Monday, April 23, 2012

Back in the Saddle Again

We went to our first rodeo a year ago, and since that time have been counting down until the same rodeo (the National Intercollegiate Rodeo Association Southern Regional) returned to town.

This year we enjoyed ourselves even more than we did last year. Now a year older, the kids were able to stay up later, so while last year we only made it through about half of the events, this year we saw eight of nine. The kids were also considerably more interested in what was actually going on at the rodeo; Hallie was a big fan of the animals, and Will enjoyed the speed and competitiveness of the night.
Hallie neglected to nap on rodeo day, so she snuck
in a quick cat nap in the car on the way there.
Half of the excitement of events like the rodeo is
having hotdogs and lemonade for dinner.  Both
kids eat their hotdogs in really weird ways - I think
Hallie looks like she's playing a recorder.
The rodeo is a proudly patriotic place.
Saddle Bronc.  I still can't figure out how these riders stay on their
horses for eight seconds, and then after those eight seconds climb
off of their still-bucking horses onto another moving horse.  I also
can't figure out how these riders survive when they're
thrown from their horses.  
I provided a play-by-play of Tie Down in last year's rodeo post, but since my pictures from this year's rodeo are better I thought I'd share the details again.  I sound like a cheesy teenager when I say this, but Tie Down is really just so cool.
Tie Down.  This fast-paced event requires incredible teamwork
between horse and rider; you can actually see this horse
stopping on a dime as his rider's loop reaches the calf.
As the horse stops the rider dismounts and runs down the rope.
And when the rider reaches the calf he "throws" the calf and
ties any three of the calf's legs with a "piggin' string."
Saddle Bronc.  Will loved this event, especially
when the riders were bucked from their horses.
When the riders were bucked from their horses
I hoped their mothers weren't watching.  Shivers.  
This steer refused to get up after his round of Steer Wrestling
and therefore provided me with a perfect way to bring up
and discuss bad sportsmanship with Will.
A couple of minutes later the cowboys were
still pulling on this stubborn buddy's tail.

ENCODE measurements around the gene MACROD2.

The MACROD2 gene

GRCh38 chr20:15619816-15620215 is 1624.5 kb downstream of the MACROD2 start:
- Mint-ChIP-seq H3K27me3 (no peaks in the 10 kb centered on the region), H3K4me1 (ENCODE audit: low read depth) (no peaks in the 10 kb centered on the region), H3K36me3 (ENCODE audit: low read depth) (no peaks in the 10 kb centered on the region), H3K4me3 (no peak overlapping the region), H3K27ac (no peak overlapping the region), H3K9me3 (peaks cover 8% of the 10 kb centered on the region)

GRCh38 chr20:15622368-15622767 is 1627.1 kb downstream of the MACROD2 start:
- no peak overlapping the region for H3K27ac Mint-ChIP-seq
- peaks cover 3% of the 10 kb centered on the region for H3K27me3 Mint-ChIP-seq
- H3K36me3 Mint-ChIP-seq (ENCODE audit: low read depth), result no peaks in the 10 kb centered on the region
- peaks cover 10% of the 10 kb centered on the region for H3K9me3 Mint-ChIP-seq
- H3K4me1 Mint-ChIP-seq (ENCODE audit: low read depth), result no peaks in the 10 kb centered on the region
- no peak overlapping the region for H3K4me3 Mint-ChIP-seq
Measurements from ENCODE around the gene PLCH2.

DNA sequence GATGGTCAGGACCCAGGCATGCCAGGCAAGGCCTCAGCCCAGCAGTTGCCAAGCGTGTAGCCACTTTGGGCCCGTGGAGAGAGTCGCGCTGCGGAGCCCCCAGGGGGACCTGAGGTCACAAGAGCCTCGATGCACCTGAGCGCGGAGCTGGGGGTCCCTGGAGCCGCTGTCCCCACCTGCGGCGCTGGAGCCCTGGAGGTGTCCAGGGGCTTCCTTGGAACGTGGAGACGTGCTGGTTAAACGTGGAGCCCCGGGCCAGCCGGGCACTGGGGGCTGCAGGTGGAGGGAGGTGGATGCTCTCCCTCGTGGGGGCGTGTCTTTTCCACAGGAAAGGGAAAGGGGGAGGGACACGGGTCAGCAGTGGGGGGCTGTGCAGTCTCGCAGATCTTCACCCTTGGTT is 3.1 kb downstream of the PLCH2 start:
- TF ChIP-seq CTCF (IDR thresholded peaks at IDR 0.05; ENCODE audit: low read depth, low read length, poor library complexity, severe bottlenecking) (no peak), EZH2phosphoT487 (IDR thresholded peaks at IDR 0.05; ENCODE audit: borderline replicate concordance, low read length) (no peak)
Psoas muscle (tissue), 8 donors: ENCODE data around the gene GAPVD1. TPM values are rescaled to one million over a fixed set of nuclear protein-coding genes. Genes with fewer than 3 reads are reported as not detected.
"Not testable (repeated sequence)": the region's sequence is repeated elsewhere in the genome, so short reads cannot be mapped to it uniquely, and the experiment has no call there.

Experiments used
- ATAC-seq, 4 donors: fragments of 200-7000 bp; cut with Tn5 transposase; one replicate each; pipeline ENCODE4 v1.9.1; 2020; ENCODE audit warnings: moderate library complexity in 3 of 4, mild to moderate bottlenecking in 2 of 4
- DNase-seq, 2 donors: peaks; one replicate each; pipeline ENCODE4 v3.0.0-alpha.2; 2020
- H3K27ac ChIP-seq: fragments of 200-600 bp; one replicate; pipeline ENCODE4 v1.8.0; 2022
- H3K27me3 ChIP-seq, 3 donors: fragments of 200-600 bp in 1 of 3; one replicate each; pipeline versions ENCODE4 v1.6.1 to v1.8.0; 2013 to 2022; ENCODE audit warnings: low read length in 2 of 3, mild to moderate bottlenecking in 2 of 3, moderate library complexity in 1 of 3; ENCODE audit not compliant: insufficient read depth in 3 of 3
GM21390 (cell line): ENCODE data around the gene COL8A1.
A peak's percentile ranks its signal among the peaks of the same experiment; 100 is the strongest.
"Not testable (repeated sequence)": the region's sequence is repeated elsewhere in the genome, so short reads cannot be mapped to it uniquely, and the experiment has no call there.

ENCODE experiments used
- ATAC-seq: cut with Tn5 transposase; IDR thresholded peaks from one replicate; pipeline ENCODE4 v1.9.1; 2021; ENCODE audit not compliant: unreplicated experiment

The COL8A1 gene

This was the first time we'd ever seen Goat Tying; it was a little like Tie Down, except for the fact that Goat Tying is a women's event and the rider doesn't have to first rope the goat before tying him/her up.  Does the way this goat is leashed remind anyone else of how the Jurassic Park dinosaur handlers fed goats to the raptors?  Creepy... 

Don't worry, little buddy.  This won't hurt a bit.
(I don't think being tied hurts, but they sure do seem
scared while horse and rider are barreling down on them.)
Goat tying involves pretty impressive dismounting from the
horse.  I'm not sure you could pay me enough to ride a horse
running that fast though, and I'm definitely sure you couldn't
pay me enough to dismount a horse WHILE it was
running that fast.
This was also the first time we'd ever seen Team Roping, and boy, were we impressed.  

Both riders take off after the steer, and the header (the first rider)
ropes the steer's horns, wraps the loose end of his rope around
the saddle horn, and then turns the steer away from his/her partner.
The heeler (the second rider) then ropes the steer's hind legs .  
Can you imagine how difficult it must be to
rope both hind legs of a running steer?!
The Zamboni of the South.
Barrel Racing.  Another new event for us, and one we really
enjoyed, but we weren't able to see the event through until the end as the kids were starting to melt down.  
Once again, the rodeo delivered.  My hope is that next year, when the kids are another year older, we'll be able to make it through the entire evening and actually see the final event - Bull Riding.

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